Gallipoli 4: Landing

The Munsters arrived at the harbour of Mudros, on the island of Lemnos, on the 10th of April. They looked with awe at the great armada of ships assembled there: French and Russian as well as British. Among the black ships there moved strangely rigged Greek boats, with peasant food for sale: meat and fish and wine.

They were at Mudros for two weeks — longer than expected because of unsettled weather, unsuitable for the planned landings. Time for more training and practice for what was expected to come.

Hamilton had done what he could, with what he had, to plan the landings, but what he had was little enough. Above all he lacked time. In the day or two available before leaving London, he had gathered a tourist book and a map. That map, somehow, symbolises the core problem of the entire campaign. It was drawn up sixty years before, for the Crimean War. The contours are few and far apart, no detail, deeply misleading. Now, for skilled map-readers, contours tell the story: contours far apart tell of a gentle terrain, easy for an army to stroll over, exactly opposite the reality of the jagged resistance offered by the actual landscape. In London, details of geography would not matter. Reality was different. The devil is in the detail.

Hamilton’s plan called for diversionary attacks on the Asian shore of the Dardenelles; for landings by the Anzacs in the north of the peninsula and for five landings: S, V, W, X, and Y around the southern tip.

On Friday, the 23rd of April, the weather cleared, and ship after ship, crammed with soldiers, began to move out of Mudros harbour. Geddes recorded that at 5.30 P.M. on that day the Munsters left for the great adventure. A perfect evening, he says, with solemnity and grandeur, cheering from the crews and bands playing.

But, he says:

What struck me most forcibly was the demeanour of our own men, from whom, not a sound, and this from the light hearted, devil-may-care men from the South of Ireland. Even they were filled with a sense of something impending which was quite beyond their ken.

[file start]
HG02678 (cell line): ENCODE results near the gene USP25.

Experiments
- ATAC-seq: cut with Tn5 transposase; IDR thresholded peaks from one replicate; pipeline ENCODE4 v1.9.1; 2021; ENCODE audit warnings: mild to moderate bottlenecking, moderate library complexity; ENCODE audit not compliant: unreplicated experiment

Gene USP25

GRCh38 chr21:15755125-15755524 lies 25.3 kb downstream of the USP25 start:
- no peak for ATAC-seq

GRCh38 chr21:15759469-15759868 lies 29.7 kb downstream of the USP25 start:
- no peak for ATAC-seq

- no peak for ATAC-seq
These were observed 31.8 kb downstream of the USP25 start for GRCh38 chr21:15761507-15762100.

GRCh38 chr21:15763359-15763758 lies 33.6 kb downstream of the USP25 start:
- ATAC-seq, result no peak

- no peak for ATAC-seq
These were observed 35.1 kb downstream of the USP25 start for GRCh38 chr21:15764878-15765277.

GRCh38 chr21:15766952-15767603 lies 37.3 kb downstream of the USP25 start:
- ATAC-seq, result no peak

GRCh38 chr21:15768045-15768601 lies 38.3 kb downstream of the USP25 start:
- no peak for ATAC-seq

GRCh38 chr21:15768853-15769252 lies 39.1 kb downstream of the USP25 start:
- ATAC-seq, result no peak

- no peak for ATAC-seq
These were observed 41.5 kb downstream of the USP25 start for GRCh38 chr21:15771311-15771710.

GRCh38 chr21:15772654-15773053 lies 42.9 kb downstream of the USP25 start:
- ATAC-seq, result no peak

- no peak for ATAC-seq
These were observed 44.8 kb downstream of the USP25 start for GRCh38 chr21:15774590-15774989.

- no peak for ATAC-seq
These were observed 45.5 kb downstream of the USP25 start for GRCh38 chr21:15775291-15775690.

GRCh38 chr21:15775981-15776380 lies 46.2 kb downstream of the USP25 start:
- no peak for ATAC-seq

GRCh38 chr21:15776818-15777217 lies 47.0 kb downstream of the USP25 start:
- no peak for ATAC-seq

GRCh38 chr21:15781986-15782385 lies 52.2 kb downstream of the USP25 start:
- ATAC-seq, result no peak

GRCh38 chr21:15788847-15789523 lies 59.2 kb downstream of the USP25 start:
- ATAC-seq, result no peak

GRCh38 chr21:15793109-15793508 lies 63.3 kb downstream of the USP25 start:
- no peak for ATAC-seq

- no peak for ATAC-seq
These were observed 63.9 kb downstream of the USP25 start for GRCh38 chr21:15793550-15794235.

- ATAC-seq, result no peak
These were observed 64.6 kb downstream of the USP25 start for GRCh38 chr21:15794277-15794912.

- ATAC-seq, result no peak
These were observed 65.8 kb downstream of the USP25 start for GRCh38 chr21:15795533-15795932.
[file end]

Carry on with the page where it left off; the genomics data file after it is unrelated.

Doubtless men were immersed in personal thoughts. One such was Lt. Col Doughty-Wylie. At home, two women, his wife and Gertrude Bell, his lover, had indicated that they might commit suicide if he were killed. He writes to Gertrude from the Clyde:

When I asked for this ship, my joy in it was half strangled by that you said, I can’t even name it or talk about it. As we go steaming in under the port guns in our rotten old collier, shall I think about it: Don’t do it. Time is nothing, we join up again, but to hurry the pace is unworthy of us all.

Now, the story of those landings has been told many times, not least by John Masefield, later to become poet laureate. But, it has to be said, that he was sent to report on the campaign with propagandist intent — and it shows. All is bathed in an effulgent, patriotic glow. Describing the departure of the ships, he writes of:

… the beauty and the exultation of the youth upon them like sacred things as they moved away ‘ All that they felt was a gladness of exultation that their young courage was to be used … Till all the life in the harbour was giving thanks that it could go to death rejoicing. All was beautiful in that gladness of men about to die, but the most moving thing was the greatness of their generous hearts.

The next day the Munsters were taken aboard the River Clyde. Geddes was lucky to be given hot chocolate and a shake down on his cabin floor by Commander Josiah Wedgwood, socialist M.P. and Navy Volunteer Reserve Officer. He had a pleasant night’s rest.